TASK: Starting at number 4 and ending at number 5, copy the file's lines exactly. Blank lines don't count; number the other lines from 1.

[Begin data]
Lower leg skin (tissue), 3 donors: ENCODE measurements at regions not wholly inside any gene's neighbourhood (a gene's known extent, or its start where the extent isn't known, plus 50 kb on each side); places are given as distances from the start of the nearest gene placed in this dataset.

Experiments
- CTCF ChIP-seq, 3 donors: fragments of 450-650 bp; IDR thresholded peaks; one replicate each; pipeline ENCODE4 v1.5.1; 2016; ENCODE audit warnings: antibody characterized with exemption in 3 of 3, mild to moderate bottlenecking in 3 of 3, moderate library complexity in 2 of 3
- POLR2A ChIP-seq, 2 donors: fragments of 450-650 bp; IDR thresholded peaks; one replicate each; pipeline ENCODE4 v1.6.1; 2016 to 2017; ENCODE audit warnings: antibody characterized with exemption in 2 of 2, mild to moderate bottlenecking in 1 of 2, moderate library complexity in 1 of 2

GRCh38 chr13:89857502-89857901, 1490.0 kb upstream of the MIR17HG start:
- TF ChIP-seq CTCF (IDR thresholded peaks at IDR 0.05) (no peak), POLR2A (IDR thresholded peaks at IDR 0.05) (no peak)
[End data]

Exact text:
- POLR2A ChIP-seq, 2 donors: fragments of 450-650 bp; IDR thresholded peaks; one replicate each; pipeline ENCODE4 v1.6.1; 2016 to 2017; ENCODE audit warnings: antibody characterized with exemption in 2 of 2, mild to moderate bottlenecking in 1 of 2, moderate library complexity in 1 of 2

GRCh38 chr13:89857502-89857901, 1490.0 kb upstream of the MIR17HG start: